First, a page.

Consumers deep in debt and about to file bankruptcy may want to read about Federal Trade Commission (“FTC”) v. 1st Guar. Mortg. Corp., 2011 U.S. Dist. LEXIS 38152 (S.D. Fla. Mar. 30, 2011) on credit scores and repairs.
The background facts of the case: The FTC brought an action against corporate defendants and individuals alleging they were involved in deceptive or unfair conduct or practices with respect to the sale and offering for sale of credit repair services in violation of FTC Act, the Credit Repair Organizations Act (“CROA”), and the Telemarketing and Consumer Fraud and Abuse Prevention Act (“Telemarketing Act”). Credit Repair Organizations Act Section 1679(b) protects the public from unfair or deceptive advertising and business practices by credit repair organizations.
Defendants operated a credit repair organization. Under the CROA, a credit repair organization is defined as “… person who uses any instrumentality of interstate commerce or the mails to sell, provide, or perform (or represent that such person can or will sell, provide, or perform) any service, in return for the payment of money or other valuable consideration, for the express or implied purpose of … improving any consumer’s credit record, credit history, or credit rating…”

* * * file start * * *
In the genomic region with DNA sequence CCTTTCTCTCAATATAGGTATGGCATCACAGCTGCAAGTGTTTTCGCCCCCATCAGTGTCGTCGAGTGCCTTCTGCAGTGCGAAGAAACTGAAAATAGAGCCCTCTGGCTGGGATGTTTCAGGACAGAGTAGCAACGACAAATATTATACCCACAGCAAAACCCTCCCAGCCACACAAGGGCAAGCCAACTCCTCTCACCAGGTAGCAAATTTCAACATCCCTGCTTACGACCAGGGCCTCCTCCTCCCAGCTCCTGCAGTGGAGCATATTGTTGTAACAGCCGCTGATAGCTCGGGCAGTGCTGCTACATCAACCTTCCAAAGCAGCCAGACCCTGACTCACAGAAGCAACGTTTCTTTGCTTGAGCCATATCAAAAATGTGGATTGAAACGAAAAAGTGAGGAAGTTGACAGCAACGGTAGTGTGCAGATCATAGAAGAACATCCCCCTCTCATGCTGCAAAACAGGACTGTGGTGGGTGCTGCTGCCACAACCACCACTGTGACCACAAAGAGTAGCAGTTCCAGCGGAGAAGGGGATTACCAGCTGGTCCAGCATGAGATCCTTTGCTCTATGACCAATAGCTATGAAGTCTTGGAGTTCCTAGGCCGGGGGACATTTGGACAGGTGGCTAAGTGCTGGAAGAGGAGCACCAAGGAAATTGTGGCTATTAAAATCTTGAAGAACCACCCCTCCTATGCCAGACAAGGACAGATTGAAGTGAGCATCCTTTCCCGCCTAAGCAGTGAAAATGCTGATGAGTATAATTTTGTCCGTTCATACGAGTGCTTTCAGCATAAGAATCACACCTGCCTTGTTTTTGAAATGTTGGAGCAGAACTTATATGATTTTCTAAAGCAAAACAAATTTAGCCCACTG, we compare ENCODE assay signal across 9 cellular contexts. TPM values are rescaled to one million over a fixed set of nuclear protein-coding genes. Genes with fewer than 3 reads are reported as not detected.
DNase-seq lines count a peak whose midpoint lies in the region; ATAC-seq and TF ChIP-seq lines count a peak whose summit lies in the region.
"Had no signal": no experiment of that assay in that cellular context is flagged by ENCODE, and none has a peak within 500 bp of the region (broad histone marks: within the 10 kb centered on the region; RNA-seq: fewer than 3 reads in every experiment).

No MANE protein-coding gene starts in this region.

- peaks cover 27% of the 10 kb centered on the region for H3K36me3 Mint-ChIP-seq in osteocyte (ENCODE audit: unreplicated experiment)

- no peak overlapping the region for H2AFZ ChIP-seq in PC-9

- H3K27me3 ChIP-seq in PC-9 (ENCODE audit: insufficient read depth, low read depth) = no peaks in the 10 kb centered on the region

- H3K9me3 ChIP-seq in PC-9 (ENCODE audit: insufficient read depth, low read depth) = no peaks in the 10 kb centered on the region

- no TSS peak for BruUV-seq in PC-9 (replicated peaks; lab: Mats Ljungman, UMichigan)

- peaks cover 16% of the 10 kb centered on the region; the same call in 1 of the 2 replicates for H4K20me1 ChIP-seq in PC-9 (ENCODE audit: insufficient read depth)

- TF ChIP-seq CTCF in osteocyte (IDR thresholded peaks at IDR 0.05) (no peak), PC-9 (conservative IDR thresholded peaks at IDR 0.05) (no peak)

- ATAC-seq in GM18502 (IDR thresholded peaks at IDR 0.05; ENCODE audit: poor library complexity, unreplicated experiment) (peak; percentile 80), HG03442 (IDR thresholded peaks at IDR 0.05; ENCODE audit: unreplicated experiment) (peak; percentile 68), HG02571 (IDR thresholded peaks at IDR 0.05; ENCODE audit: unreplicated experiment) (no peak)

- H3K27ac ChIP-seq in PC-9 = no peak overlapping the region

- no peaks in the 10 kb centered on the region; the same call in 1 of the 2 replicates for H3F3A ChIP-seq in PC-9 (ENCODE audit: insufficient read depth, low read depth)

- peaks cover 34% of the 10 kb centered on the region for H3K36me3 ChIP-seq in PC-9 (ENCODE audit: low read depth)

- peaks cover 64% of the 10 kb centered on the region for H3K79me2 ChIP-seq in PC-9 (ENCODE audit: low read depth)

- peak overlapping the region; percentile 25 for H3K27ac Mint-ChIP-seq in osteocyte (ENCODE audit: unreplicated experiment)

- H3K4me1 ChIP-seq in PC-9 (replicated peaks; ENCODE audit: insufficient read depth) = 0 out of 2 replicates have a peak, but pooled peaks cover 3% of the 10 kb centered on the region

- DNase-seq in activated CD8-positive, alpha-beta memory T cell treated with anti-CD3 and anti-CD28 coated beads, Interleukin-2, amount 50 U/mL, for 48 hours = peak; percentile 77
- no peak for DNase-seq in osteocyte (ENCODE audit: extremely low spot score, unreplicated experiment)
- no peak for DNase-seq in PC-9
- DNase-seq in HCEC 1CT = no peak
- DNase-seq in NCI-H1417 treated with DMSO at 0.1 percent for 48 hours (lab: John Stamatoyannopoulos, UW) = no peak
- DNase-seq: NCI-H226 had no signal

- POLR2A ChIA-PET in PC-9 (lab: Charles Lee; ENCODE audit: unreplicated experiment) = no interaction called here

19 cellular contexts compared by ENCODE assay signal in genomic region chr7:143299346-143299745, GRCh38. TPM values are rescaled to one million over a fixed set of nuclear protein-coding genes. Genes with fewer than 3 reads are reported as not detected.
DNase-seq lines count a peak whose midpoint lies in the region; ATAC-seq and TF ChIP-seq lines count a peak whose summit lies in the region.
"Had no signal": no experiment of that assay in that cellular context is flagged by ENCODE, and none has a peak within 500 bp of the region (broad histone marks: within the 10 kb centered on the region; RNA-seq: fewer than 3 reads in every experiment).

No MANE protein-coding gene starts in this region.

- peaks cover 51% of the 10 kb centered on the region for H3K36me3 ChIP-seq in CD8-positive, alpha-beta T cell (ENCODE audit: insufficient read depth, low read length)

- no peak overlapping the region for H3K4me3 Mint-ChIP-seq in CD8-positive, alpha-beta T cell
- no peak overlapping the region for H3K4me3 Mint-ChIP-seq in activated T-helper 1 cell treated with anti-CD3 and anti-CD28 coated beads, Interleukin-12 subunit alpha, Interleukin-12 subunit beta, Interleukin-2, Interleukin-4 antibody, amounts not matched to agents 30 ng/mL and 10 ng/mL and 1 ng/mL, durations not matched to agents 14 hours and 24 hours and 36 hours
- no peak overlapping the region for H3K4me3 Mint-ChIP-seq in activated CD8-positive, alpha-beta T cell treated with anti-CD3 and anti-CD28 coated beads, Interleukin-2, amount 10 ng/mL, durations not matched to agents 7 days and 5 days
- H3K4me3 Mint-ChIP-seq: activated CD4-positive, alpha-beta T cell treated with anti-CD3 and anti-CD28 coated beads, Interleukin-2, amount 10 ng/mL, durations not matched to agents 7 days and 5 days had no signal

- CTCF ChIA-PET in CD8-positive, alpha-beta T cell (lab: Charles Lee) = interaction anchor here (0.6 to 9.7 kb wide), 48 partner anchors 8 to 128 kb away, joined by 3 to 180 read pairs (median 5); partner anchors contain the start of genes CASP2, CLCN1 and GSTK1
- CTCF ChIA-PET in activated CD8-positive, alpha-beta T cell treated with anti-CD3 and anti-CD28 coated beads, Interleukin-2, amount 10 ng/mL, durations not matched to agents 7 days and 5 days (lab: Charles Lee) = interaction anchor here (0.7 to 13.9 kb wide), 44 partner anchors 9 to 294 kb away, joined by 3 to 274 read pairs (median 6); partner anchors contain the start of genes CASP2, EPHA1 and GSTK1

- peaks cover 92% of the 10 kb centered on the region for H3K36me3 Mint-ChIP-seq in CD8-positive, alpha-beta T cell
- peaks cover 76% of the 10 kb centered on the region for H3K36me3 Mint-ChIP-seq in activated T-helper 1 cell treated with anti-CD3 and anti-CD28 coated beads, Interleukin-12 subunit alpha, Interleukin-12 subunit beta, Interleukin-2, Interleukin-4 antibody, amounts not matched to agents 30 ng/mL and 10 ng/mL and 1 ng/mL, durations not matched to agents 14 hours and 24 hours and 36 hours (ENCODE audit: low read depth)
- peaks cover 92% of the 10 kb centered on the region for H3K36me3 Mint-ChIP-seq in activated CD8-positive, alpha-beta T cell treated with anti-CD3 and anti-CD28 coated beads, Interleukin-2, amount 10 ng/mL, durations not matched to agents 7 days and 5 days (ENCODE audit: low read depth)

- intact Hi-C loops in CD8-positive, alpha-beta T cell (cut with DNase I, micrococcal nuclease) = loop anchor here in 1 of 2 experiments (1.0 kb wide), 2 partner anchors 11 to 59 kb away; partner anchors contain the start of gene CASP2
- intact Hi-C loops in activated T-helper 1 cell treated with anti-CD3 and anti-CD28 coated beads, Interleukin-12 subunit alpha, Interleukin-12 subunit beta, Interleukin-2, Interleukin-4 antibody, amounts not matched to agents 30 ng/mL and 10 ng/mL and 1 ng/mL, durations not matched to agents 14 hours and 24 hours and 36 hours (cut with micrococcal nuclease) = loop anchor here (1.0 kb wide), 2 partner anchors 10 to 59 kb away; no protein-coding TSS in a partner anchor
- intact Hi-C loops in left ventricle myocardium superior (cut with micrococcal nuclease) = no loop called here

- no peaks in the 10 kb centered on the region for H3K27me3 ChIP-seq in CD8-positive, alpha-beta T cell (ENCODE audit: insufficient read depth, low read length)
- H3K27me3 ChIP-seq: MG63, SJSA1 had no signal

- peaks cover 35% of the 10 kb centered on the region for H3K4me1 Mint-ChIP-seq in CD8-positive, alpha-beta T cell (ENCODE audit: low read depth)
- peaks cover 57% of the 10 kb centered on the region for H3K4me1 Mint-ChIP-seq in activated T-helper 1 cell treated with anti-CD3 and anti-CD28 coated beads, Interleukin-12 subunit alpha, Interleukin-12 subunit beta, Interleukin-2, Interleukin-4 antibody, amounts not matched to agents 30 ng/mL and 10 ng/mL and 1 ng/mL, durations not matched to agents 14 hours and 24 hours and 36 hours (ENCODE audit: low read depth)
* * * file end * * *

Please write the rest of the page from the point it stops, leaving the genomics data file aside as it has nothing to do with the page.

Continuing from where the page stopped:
The defendants misrepresented their abilities to assist consumers in repairing their credit report when looking to get a loan for a house. Defendants used online advertising and the telephone to encourage consumers to sign up for their services. Defendants charged a flat fee for the services and did not begin work until a consumer paid all or a substantial portion of the fee. Defendants promised things they did not deliver, such as guarantees of deletion of all negative items from the consumers’ credit reports, regardless of the accuracy. The deletions were not in the control of the defendants, and the defendants could never deliver on the promises.
One defendant stated he could improve a consumer’s score by 100 points in 30 days by disputing negative items. The FTC alleged the defendants defrauded consumers, causing injuries of at least $2.7 million. The court found defendants subject to the CROA because they used the internet and telephones to sell, provide, or perform credit repair services for the purpose of improving consumers’ credit records, history, or rating. The Court further found defendants violated the CROA by misrepresenting credit repair services and charging consumers before the services were fully performed in violation of CROA §§ 1679b(a)(3) and 1679B(b).
In New York, engage an experienced bankruptcy attorney for credit counseling.